However, embarking on this journey requires thorough preparation. To ensure a successful hike, here are 21 essential things to consider:

Permits and Documentation:

manaslu round trek permit

Before you begin, make sure you have all the necessary permits and documentation required for the trek. This includes the Annapurna Conservation Area Permit (ACAP) and the Trekkers’ Information Management System (TIMS) card.

Read more: Acquiring a Trekking Permit in Nepal: A Brief Guide

Physical Fitness: Getting Fit for the Annapurna Circuit

Train your body for the physical demands of the trek. Regular cardio and strength exercises will help you endure long days on the trail.

While you don’t need to be a marathon runner to conquer the Annapurna Circuit, a little pre-trek fitness preparation can go a long way. Here’s why investing some time in training is a smart move:

Manageable Days with Variability:
Most days on the Annapurna Circuit are quite manageable, with trekking durations of 5-6 hours and distances spanning 10-15 kilometers. You’ll have plenty of opportunities for rest, leisurely lunch breaks, and well-deserved rest days interspersed throughout your journey.

But… Challenges Await:
However, don’t be lulled into complacency. Some days demand extra stamina. Imagine 16 hours of trekking at high altitude, commencing at 4 am. Others might entail covering over 20 kilometers through what’s affectionately known as the “Nepalese flats” (or rolling hills), or even traversing through snow-covered terrain. And then, there’s the enigmatic final stretch from Muktinath to Jomsom, best left as a surprise!

Training Essentials:
To prepare adequately, focus on improving your general cardio fitness for at least a month before your departure. Engage in enjoyable activities that boost your cardiovascular endurance.

Get Comfortable in Your Boots:
Wear your hiking boots frequently in the weeks leading up to your trek. This helps your feet adapt to the rigors of daily boot wear. It’s all about avoiding those painful blisters and discomfort on the trail.

Altitude Training (Optional):
If you’re feeling ambitious, consider altitude training. Although not a must, it can be advantageous for acclimatization. While we didn’t personally partake, positive reports suggest it’s beneficial.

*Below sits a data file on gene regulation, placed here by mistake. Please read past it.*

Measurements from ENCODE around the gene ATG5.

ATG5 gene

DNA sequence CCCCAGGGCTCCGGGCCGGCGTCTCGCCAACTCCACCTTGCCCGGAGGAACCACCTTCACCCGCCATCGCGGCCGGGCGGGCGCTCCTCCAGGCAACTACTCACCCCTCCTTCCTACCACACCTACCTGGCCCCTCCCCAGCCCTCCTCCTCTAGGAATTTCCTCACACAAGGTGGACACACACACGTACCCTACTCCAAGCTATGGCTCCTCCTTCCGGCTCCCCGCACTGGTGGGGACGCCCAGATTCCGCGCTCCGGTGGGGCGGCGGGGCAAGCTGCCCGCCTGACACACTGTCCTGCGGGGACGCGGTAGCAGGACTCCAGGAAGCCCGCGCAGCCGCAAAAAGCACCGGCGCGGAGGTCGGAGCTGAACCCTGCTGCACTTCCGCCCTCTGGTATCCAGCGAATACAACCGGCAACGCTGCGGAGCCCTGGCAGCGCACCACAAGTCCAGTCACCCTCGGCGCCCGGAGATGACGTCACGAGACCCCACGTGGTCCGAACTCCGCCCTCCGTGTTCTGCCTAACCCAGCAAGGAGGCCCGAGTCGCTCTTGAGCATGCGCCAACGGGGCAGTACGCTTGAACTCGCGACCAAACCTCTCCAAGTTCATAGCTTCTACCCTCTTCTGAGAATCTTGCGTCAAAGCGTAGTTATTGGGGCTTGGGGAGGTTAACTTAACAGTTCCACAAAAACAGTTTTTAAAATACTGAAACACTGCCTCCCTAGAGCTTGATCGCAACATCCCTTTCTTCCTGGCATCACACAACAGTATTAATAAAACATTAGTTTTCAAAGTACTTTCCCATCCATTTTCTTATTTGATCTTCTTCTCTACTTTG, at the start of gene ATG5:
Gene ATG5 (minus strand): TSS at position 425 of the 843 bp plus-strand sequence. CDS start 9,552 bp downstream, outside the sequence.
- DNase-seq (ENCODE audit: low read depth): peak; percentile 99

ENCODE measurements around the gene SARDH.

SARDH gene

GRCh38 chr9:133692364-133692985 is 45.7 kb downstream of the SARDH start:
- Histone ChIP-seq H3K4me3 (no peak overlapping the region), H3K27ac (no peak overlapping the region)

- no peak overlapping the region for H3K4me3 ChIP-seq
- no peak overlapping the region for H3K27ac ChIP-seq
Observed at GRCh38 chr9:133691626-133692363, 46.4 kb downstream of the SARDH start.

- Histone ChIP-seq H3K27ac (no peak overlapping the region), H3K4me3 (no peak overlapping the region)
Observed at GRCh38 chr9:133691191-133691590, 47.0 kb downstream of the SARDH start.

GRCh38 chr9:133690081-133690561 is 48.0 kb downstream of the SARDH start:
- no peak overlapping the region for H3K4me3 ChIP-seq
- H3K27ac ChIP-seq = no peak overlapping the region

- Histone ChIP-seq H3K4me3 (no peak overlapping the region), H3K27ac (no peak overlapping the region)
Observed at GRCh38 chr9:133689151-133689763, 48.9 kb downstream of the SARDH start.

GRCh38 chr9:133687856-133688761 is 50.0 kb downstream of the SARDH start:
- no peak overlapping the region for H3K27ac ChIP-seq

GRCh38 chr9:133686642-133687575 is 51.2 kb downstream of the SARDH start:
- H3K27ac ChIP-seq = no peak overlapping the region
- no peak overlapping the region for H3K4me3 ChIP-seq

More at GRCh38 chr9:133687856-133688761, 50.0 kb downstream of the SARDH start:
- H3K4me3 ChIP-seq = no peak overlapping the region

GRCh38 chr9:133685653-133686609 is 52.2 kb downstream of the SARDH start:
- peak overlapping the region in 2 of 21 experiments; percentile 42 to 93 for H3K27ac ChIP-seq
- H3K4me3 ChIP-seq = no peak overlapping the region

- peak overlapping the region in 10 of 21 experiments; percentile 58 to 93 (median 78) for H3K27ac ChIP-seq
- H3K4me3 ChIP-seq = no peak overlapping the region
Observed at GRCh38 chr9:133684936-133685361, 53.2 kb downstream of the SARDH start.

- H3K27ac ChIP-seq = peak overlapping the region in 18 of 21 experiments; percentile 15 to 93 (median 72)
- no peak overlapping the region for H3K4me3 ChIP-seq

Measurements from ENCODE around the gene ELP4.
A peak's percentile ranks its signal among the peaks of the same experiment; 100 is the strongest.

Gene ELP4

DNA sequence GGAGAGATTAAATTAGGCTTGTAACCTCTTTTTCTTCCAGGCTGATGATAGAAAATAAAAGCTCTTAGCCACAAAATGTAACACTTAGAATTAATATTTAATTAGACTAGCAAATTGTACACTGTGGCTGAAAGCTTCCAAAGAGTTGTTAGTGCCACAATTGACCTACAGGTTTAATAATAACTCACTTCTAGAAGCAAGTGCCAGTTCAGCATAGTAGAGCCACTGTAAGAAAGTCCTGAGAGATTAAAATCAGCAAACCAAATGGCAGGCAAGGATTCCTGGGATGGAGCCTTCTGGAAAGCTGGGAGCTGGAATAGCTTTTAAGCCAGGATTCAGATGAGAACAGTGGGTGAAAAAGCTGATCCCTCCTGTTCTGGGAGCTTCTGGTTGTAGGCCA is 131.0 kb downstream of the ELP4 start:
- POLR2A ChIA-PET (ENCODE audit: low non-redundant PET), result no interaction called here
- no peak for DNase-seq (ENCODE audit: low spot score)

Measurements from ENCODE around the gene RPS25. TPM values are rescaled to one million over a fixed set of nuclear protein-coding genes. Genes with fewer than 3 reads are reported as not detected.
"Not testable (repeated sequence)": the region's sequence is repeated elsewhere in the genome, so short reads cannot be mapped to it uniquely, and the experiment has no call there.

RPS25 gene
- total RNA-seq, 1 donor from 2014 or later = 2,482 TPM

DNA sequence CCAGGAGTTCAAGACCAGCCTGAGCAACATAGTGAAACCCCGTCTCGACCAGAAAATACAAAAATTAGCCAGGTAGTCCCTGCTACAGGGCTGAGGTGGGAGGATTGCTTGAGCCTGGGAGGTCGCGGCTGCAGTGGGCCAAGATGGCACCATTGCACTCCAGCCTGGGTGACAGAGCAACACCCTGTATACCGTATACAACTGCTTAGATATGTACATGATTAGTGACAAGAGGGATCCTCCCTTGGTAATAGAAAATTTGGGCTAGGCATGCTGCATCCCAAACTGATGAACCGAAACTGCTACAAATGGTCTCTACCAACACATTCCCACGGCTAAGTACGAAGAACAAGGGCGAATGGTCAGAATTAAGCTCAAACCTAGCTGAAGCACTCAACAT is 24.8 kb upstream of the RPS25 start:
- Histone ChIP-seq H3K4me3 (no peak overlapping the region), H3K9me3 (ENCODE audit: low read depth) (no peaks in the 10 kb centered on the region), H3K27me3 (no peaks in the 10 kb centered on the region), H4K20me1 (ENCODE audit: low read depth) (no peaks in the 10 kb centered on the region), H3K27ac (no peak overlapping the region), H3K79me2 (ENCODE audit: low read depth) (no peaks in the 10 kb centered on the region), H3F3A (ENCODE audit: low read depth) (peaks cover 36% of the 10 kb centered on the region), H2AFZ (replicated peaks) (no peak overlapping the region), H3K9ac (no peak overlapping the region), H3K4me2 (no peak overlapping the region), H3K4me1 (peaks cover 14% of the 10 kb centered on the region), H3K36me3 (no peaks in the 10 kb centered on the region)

Consistency is Key:
Incorporate a few consecutive days of long-distance walking into your training regimen. This simulates the trek’s repetitive nature and helps condition your body for the sustained effort.

When the time comes to lace up your boots for the sixth consecutive day, you’ll be grateful for the preparation you invested in. A fit body not only makes the trek more enjoyable but also enhances your chances of successfully conquering the stunning Annapurna Circuit. So, get moving, embrace the adventure, and savor every step of this unforgettable journey!

Choose the Right Season:

The best time to trek the Annapurna Circuit is during the spring (March to May) and autumn (September to November) when the weather is pleasant, and the trails are accessible.

Timing is Everything: When to Hike the Annapurna Circuit

Planning a hiking adventure in Nepal isn’t as simple as packing your bags and heading out whenever you please. The timing of your trek can make or break your experience, and this is particularly true when it comes to the Annapurna Circuit. Here’s why:

The Seasonal Rhythm:
Nepal experiences distinct seasons that significantly impact hiking conditions. If you want to make the most of your Annapurna Circuit journey, it’s essential to align your plans with the right time of year.

Prime Hiking Windows:
The golden periods for tackling the Annapurna Circuit are from October to early December and from late February to April. During these months, the weather tends to be favorable, and the trekking environment is at its best.